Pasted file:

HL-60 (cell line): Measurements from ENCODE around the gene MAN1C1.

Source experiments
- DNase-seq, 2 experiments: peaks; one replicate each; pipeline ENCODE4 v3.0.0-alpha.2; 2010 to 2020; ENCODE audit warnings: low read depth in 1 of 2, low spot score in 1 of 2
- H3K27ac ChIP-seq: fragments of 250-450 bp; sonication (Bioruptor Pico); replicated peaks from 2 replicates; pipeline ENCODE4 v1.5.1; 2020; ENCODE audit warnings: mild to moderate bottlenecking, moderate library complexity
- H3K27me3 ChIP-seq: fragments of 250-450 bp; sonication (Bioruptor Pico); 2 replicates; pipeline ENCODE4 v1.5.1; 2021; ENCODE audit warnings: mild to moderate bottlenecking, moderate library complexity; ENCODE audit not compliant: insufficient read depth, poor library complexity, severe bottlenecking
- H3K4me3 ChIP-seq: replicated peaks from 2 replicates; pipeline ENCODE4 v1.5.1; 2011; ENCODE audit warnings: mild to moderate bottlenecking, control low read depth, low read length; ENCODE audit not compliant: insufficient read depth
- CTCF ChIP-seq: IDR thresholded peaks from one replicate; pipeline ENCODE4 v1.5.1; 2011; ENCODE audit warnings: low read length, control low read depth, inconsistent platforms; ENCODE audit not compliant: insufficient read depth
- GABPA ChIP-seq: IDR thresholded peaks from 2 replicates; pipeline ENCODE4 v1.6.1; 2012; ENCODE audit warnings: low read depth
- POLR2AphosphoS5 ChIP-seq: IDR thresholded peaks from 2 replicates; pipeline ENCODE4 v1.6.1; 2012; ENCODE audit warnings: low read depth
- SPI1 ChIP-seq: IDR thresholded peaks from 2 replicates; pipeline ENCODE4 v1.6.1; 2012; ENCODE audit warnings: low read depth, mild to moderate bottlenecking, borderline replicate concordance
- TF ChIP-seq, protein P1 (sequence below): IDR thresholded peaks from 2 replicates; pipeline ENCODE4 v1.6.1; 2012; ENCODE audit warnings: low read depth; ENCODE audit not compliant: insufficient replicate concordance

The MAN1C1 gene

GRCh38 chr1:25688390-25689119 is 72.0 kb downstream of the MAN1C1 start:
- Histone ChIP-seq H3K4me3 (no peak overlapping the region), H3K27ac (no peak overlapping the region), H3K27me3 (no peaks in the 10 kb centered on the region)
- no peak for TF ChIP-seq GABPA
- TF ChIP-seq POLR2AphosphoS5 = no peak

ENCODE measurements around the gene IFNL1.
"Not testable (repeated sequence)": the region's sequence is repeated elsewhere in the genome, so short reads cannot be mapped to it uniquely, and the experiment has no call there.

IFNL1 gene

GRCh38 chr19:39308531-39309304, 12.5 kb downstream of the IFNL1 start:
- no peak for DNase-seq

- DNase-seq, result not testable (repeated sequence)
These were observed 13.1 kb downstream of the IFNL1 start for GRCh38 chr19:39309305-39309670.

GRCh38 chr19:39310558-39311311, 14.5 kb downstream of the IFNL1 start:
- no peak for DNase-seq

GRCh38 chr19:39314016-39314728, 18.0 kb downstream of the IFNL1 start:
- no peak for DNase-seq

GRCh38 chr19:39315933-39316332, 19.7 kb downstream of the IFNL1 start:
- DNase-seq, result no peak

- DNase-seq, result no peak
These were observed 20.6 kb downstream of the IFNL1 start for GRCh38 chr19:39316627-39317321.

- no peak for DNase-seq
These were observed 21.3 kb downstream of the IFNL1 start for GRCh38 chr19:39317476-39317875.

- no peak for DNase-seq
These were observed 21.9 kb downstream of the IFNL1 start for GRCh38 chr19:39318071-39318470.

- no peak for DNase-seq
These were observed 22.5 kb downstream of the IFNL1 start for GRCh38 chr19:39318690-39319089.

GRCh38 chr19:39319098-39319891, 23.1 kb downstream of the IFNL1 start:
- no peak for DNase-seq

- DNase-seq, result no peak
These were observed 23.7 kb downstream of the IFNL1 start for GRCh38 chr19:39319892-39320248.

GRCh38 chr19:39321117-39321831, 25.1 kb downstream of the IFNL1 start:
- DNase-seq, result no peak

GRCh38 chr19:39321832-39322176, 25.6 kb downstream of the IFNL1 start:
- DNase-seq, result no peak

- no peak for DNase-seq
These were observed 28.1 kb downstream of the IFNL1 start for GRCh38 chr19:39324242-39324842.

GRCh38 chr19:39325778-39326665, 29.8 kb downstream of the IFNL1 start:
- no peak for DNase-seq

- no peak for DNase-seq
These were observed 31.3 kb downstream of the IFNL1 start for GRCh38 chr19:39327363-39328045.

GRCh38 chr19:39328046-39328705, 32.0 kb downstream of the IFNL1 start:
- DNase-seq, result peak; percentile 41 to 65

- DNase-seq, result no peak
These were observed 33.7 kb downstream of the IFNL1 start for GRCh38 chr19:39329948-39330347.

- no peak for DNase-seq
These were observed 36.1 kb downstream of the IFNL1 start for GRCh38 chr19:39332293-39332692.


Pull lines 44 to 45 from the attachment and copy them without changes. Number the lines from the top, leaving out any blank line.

GRCh38 chr19:39321832-39322176, 25.6 kb downstream of the IFNL1 start:
- DNase-seq, result no peak